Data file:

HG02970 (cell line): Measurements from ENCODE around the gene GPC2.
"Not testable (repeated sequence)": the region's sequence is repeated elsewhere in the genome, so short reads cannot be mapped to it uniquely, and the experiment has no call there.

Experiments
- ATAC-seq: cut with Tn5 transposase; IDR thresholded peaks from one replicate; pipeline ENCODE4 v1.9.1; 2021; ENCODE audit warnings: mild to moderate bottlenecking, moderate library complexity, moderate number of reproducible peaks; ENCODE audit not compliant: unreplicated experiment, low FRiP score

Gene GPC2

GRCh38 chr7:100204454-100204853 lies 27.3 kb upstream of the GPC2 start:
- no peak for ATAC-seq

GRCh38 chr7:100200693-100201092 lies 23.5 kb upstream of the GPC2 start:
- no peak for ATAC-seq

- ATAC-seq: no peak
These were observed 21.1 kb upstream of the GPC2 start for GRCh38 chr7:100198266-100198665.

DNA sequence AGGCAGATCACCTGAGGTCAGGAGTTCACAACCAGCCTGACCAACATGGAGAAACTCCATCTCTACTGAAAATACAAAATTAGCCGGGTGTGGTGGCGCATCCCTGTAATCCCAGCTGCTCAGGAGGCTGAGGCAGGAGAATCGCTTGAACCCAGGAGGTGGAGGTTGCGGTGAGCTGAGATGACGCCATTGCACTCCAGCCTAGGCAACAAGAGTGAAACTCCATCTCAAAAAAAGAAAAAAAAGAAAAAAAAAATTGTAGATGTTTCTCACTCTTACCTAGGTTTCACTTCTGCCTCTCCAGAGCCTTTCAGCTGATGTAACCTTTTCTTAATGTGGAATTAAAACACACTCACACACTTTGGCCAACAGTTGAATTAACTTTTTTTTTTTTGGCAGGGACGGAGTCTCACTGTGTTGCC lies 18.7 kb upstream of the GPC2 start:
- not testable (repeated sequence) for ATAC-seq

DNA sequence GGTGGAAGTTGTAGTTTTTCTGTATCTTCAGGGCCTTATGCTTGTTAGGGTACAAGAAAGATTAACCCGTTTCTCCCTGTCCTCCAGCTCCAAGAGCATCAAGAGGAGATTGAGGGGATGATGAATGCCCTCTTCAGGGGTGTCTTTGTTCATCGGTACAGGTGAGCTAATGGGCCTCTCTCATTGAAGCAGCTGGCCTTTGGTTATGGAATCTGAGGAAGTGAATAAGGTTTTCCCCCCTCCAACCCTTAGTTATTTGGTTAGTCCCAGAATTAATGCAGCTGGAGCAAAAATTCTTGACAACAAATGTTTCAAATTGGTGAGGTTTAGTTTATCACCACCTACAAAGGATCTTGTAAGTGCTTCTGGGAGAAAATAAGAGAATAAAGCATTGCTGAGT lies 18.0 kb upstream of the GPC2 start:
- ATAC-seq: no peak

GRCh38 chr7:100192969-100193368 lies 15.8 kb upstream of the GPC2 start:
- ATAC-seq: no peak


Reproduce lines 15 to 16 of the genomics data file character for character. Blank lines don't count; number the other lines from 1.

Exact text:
- ATAC-seq: no peak

GRCh38 chr7:100192969-100193368 lies 15.8 kb upstream of the GPC2 start: